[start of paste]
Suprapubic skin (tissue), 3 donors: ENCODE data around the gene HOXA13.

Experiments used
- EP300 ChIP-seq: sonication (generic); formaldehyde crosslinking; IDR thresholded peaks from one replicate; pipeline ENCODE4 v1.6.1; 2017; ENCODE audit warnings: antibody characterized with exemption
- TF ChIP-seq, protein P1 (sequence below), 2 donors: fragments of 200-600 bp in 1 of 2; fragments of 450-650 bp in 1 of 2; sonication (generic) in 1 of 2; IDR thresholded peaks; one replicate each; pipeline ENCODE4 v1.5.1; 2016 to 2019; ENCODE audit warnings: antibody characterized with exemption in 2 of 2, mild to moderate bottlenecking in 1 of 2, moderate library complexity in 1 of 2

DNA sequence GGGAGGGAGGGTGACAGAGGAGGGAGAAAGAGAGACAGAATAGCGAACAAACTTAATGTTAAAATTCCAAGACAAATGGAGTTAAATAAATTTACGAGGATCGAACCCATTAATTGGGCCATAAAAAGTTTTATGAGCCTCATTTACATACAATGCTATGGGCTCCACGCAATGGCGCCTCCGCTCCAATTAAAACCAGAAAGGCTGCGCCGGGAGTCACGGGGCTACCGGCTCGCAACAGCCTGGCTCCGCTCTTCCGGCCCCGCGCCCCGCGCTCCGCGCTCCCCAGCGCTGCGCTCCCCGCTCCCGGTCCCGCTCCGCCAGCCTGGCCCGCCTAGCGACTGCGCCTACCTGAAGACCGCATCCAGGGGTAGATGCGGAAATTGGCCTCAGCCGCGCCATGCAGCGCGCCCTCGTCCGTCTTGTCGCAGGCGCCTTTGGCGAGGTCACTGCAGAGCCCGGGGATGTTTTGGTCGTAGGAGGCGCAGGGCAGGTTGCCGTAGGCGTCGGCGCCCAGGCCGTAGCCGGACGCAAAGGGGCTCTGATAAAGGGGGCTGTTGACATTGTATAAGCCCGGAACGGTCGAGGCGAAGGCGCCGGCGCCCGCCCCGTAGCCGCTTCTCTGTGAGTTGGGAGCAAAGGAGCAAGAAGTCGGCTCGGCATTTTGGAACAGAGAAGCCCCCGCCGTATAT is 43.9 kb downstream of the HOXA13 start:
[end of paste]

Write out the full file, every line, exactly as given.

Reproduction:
Suprapubic skin (tissue), 3 donors: ENCODE data around the gene HOXA13.

Experiments used
- EP300 ChIP-seq: sonication (generic); formaldehyde crosslinking; IDR thresholded peaks from one replicate; pipeline ENCODE4 v1.6.1; 2017; ENCODE audit warnings: antibody characterized with exemption
- TF ChIP-seq, protein P1 (sequence below), 2 donors: fragments of 200-600 bp in 1 of 2; fragments of 450-650 bp in 1 of 2; sonication (generic) in 1 of 2; IDR thresholded peaks; one replicate each; pipeline ENCODE4 v1.5.1; 2016 to 2019; ENCODE audit warnings: antibody characterized with exemption in 2 of 2, mild to moderate bottlenecking in 1 of 2, moderate library complexity in 1 of 2

DNA sequence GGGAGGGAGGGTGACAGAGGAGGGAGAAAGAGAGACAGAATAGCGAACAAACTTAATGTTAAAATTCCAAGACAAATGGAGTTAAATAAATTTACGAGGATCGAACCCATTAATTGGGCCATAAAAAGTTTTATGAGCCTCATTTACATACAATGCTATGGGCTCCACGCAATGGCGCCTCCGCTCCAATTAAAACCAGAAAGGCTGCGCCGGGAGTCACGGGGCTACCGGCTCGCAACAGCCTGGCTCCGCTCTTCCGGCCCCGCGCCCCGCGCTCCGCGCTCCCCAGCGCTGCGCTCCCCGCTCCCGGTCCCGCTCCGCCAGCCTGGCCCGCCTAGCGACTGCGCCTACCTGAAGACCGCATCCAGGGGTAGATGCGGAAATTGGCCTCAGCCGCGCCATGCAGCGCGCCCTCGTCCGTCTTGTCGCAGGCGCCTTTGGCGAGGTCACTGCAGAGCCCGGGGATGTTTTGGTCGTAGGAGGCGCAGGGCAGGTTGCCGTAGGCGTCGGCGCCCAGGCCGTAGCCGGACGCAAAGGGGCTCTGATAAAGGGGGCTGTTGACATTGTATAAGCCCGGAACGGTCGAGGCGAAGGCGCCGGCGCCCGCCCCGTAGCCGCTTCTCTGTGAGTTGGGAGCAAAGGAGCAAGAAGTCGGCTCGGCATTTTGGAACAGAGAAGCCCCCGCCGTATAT is 43.9 kb downstream of the HOXA13 start: